Rapidly increasing methyl mercury in endangered ivory gull (Pagophila eburnea) feathers over a 130 year record

A. L. Bond, K. A. Hobson, B. A. Branfireun

Research output: Contribution to journalArticle

62 Citations (Scopus)

Abstract

Mercury (Hg) is increasing in marine food webs, especially at high latitudes. The bioaccumulation and biomagnification of methyl mercury (MeHg) has serious effects on wildlife, and is most evident in apex predators. The MeHg body burden in birds is the balance of ingestion and excretion, and MeHg in feathers is an effective indicator of overall MeHg burden. Ivory gulls (Pagophila eburnea), which consume ice-associated prey and scavenge marine mammal carcasses, have the highest egg Hg concentrations of any Arctic bird, and the species has declined by more than 80% since the 1980s in Canada. We used feathers from museum specimens from the Canadian Arctic and western Greenland to assess whether exposure to MeHg by ivory gulls increased from 1877 to 2007. Based on constant feather stable-isotope (δ13C, δ15N) values, there was no significant change in ivory gulls' diet over this period, but feather MeHg concentrations increased 45× (from 0.09 to 4.11 µg g−1 in adults). This dramatic change in the absence of a dietary shift is clear evidence of the impact of anthropogenic Hg on this high-latitude threatened species. Bioavailable Hg is expected to increase in the Arctic, raising concern for continued population declines in high-latitude species that are far from sources of environmental contaminants.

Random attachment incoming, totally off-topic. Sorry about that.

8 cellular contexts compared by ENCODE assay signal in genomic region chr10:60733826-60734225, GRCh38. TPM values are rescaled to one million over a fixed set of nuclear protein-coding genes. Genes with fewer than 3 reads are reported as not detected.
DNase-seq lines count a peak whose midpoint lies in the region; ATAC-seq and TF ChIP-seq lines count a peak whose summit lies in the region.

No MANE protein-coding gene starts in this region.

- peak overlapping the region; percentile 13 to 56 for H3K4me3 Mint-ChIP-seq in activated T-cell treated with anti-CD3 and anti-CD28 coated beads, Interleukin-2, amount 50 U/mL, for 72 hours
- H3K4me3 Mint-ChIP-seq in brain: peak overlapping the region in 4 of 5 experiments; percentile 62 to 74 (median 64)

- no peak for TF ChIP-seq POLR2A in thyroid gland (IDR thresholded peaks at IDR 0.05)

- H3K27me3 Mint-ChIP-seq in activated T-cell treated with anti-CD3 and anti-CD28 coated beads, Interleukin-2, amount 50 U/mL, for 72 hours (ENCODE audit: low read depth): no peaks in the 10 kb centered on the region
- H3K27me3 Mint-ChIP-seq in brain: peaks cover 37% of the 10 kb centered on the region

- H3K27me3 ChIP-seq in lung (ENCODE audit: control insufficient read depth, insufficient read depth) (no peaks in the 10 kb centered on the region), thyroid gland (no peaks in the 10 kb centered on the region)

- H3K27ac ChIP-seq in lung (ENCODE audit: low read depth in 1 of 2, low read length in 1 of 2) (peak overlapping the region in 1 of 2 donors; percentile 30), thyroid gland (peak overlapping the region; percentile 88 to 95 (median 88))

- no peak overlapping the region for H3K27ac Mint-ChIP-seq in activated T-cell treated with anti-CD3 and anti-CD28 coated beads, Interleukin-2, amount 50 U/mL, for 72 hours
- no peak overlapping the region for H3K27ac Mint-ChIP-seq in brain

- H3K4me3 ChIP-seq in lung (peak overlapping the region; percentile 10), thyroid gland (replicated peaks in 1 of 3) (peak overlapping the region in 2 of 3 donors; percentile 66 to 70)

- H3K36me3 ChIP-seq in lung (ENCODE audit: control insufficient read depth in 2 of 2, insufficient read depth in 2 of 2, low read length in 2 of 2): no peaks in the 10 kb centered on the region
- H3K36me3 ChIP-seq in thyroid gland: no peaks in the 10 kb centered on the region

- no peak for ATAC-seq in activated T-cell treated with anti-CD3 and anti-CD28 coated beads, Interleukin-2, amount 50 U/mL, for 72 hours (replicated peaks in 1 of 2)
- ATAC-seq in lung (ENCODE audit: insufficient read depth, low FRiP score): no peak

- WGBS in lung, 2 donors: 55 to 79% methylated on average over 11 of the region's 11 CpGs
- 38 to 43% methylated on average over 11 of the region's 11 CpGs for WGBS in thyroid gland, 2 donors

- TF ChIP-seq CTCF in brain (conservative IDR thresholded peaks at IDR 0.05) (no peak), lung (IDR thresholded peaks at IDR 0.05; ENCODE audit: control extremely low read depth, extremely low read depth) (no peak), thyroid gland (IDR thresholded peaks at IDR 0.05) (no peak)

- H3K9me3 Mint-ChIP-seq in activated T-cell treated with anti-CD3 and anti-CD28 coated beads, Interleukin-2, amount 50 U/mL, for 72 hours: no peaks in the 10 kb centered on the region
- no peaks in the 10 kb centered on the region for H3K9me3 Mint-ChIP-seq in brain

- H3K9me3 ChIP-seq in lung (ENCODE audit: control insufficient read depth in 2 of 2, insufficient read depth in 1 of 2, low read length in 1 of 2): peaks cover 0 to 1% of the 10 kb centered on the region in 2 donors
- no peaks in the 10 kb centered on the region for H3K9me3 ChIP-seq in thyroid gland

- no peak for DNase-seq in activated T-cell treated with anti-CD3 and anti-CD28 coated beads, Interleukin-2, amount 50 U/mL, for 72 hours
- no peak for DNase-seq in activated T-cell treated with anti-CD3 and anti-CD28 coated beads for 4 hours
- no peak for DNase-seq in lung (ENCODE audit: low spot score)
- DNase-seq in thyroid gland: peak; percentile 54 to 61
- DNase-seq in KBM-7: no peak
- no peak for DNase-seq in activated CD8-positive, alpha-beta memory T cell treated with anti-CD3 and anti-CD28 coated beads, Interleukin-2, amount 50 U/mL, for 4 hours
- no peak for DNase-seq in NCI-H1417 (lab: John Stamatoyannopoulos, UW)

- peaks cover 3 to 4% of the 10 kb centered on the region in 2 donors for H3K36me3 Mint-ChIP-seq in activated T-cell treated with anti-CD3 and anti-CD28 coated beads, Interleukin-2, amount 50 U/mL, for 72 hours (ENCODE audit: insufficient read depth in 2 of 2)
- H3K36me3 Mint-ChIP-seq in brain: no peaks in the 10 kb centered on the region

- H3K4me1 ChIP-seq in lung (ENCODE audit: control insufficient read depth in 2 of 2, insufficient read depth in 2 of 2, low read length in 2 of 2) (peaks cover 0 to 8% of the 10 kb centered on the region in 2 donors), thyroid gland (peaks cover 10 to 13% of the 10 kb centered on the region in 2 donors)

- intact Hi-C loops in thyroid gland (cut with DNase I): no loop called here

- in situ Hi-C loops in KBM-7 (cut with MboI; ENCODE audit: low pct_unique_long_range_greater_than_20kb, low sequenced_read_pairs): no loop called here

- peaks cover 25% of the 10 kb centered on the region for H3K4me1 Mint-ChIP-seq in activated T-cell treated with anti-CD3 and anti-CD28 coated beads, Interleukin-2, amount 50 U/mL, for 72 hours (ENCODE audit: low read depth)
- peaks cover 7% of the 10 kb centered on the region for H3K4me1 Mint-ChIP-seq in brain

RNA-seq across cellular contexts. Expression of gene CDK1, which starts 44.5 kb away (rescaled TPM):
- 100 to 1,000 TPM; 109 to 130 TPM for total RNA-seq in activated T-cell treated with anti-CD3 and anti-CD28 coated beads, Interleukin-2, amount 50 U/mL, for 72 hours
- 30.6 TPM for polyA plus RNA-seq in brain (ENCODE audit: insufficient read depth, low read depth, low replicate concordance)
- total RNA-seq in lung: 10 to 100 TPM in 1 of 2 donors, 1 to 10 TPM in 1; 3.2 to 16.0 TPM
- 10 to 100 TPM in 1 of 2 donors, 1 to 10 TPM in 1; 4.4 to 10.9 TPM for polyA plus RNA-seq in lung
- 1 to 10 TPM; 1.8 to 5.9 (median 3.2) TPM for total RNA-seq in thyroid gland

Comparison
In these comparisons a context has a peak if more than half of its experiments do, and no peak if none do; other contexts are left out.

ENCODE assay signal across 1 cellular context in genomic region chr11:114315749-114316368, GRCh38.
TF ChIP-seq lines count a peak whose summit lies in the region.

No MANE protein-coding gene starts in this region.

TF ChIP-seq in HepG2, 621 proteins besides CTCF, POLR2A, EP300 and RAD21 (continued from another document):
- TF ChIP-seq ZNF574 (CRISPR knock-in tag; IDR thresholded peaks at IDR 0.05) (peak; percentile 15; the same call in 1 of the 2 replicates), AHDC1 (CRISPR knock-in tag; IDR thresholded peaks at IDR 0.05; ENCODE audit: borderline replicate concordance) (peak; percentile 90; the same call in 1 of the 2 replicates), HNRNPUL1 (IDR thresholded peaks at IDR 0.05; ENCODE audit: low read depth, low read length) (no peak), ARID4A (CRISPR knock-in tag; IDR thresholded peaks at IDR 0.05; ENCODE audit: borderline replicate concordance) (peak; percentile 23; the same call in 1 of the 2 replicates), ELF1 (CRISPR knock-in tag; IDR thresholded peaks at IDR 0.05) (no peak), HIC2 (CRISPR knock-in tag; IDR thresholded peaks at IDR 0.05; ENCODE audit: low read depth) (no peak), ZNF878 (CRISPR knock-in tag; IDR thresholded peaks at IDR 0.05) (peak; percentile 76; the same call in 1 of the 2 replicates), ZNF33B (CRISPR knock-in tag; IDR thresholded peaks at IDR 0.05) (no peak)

Original languageEnglish
Pages (from-to)20150032-20150032
JournalProceedings of the Royal Society of London Series B-Biological Sciences
Volume282
Issue number1805
DOIs
Publication statusPublished - 18 Mar 2015

Fingerprint Dive into the research topics of 'Rapidly increasing methyl mercury in endangered ivory gull (Pagophila eburnea) feathers over a 130 year record'. Together they form a unique fingerprint.

  • Cite this